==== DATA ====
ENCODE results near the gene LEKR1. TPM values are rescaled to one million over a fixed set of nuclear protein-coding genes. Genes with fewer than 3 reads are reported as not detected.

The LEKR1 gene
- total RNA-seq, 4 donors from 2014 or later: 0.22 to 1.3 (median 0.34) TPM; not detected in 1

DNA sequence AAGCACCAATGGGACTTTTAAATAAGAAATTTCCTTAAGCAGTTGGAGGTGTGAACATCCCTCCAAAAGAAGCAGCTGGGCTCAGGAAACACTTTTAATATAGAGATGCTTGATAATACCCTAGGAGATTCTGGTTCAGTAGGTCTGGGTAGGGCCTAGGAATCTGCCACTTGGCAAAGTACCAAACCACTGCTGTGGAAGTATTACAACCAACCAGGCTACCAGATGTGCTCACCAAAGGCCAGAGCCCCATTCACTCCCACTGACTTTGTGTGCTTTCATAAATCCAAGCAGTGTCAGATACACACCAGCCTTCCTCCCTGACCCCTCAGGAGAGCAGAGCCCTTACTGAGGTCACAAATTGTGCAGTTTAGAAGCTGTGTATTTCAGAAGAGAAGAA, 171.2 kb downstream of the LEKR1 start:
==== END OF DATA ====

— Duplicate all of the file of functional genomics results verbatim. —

ENCODE results near the gene LEKR1. TPM values are rescaled to one million over a fixed set of nuclear protein-coding genes. Genes with fewer than 3 reads are reported as not detected.

The LEKR1 gene
- total RNA-seq, 4 donors from 2014 or later: 0.22 to 1.3 (median 0.34) TPM; not detected in 1

DNA sequence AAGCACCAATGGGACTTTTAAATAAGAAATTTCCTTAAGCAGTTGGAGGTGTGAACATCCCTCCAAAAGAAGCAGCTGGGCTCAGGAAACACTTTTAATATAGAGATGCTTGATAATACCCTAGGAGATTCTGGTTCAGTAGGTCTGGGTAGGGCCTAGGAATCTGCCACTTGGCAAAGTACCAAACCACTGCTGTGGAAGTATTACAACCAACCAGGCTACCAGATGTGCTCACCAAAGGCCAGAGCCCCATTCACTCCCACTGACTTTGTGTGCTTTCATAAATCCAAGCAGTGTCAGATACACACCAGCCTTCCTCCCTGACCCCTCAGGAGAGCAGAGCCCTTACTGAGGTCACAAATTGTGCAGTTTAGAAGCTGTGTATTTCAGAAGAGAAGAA, 171.2 kb downstream of the LEKR1 start: